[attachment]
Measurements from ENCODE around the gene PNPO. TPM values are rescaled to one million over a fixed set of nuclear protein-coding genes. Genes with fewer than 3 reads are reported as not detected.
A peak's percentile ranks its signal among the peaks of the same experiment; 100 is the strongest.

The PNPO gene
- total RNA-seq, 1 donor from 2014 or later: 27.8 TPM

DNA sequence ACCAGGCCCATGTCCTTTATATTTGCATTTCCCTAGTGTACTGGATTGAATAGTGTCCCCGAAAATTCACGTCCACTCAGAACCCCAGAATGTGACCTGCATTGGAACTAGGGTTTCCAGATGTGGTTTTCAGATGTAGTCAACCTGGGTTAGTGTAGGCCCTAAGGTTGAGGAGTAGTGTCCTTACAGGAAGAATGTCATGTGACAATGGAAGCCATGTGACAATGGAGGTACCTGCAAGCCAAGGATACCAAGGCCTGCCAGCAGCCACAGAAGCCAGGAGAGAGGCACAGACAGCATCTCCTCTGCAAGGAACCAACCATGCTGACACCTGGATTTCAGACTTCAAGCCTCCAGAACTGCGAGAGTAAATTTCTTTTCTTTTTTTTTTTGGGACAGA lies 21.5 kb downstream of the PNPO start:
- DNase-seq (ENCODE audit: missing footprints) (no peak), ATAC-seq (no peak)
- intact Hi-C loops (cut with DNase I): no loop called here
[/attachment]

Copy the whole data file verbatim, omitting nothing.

Measurements from ENCODE around the gene PNPO. TPM values are rescaled to one million over a fixed set of nuclear protein-coding genes. Genes with fewer than 3 reads are reported as not detected.
A peak's percentile ranks its signal among the peaks of the same experiment; 100 is the strongest.

The PNPO gene
- total RNA-seq, 1 donor from 2014 or later: 27.8 TPM

DNA sequence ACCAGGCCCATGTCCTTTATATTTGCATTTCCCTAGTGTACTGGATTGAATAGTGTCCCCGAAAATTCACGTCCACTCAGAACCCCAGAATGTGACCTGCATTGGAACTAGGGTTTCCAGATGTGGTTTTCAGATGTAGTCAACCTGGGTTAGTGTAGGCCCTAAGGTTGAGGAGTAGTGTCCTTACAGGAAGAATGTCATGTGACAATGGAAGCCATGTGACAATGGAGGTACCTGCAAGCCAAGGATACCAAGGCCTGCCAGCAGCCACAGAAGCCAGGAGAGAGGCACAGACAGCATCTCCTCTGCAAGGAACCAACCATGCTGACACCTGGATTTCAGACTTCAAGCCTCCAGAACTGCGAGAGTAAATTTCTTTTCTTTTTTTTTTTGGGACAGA lies 21.5 kb downstream of the PNPO start:
- DNase-seq (ENCODE audit: missing footprints) (no peak), ATAC-seq (no peak)
- intact Hi-C loops (cut with DNase I): no loop called here